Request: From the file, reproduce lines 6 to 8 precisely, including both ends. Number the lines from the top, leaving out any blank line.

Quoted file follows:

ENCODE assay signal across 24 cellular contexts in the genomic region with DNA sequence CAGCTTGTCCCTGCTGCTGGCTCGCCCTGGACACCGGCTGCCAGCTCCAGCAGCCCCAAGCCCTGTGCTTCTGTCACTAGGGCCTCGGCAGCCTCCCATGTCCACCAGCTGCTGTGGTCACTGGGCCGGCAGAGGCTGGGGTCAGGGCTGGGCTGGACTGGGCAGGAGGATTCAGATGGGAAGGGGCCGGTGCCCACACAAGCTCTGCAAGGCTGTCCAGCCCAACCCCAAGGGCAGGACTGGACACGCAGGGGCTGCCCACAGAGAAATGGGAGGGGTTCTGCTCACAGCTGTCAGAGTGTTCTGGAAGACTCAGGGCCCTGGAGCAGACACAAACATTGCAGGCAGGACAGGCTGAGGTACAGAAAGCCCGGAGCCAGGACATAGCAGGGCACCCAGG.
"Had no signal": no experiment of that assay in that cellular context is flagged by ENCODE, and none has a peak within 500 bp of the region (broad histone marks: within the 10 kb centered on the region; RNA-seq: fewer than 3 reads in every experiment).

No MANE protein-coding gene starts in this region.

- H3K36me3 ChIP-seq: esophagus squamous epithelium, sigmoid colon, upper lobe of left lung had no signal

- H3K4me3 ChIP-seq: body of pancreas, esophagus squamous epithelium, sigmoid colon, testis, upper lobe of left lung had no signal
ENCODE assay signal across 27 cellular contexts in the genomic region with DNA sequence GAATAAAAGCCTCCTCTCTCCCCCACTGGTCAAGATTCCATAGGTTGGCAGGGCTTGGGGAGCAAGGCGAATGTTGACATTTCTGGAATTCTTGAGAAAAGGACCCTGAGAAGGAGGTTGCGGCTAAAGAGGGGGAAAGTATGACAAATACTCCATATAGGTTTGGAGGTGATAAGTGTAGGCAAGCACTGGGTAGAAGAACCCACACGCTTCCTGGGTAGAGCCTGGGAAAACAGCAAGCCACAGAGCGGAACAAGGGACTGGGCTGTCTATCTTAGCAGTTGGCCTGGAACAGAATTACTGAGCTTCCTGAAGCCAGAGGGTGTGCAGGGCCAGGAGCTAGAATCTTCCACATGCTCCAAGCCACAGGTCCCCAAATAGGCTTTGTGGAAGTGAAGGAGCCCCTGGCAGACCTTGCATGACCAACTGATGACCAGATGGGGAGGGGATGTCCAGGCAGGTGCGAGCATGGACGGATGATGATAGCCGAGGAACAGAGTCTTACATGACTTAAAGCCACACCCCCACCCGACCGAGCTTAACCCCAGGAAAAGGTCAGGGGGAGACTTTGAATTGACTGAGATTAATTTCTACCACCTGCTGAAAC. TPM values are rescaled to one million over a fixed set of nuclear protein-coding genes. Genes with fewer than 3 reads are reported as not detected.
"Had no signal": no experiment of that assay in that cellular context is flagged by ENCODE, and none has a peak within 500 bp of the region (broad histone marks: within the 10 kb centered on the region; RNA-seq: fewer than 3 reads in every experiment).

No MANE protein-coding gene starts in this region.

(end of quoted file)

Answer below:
ENCODE assay signal across 27 cellular contexts in the genomic region with DNA sequence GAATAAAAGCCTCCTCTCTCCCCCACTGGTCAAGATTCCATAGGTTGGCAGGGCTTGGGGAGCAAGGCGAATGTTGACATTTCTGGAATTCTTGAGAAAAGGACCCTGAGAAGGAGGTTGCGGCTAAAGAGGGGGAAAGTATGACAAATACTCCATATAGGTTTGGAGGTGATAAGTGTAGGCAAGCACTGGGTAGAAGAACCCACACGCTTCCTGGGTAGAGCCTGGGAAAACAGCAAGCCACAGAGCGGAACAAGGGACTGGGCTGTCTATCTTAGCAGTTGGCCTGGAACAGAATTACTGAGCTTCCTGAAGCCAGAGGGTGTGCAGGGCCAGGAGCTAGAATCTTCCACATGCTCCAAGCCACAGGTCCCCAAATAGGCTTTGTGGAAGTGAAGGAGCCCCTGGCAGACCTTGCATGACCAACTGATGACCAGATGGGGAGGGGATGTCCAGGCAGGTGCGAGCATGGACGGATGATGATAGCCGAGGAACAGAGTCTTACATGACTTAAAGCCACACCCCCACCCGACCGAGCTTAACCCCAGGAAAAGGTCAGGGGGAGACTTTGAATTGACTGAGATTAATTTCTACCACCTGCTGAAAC. TPM values are rescaled to one million over a fixed set of nuclear protein-coding genes. Genes with fewer than 3 reads are reported as not detected.
"Had no signal": no experiment of that assay in that cellular context is flagged by ENCODE, and none has a peak within 500 bp of the region (broad histone marks: within the 10 kb centered on the region; RNA-seq: fewer than 3 reads in every experiment).

No MANE protein-coding gene starts in this region.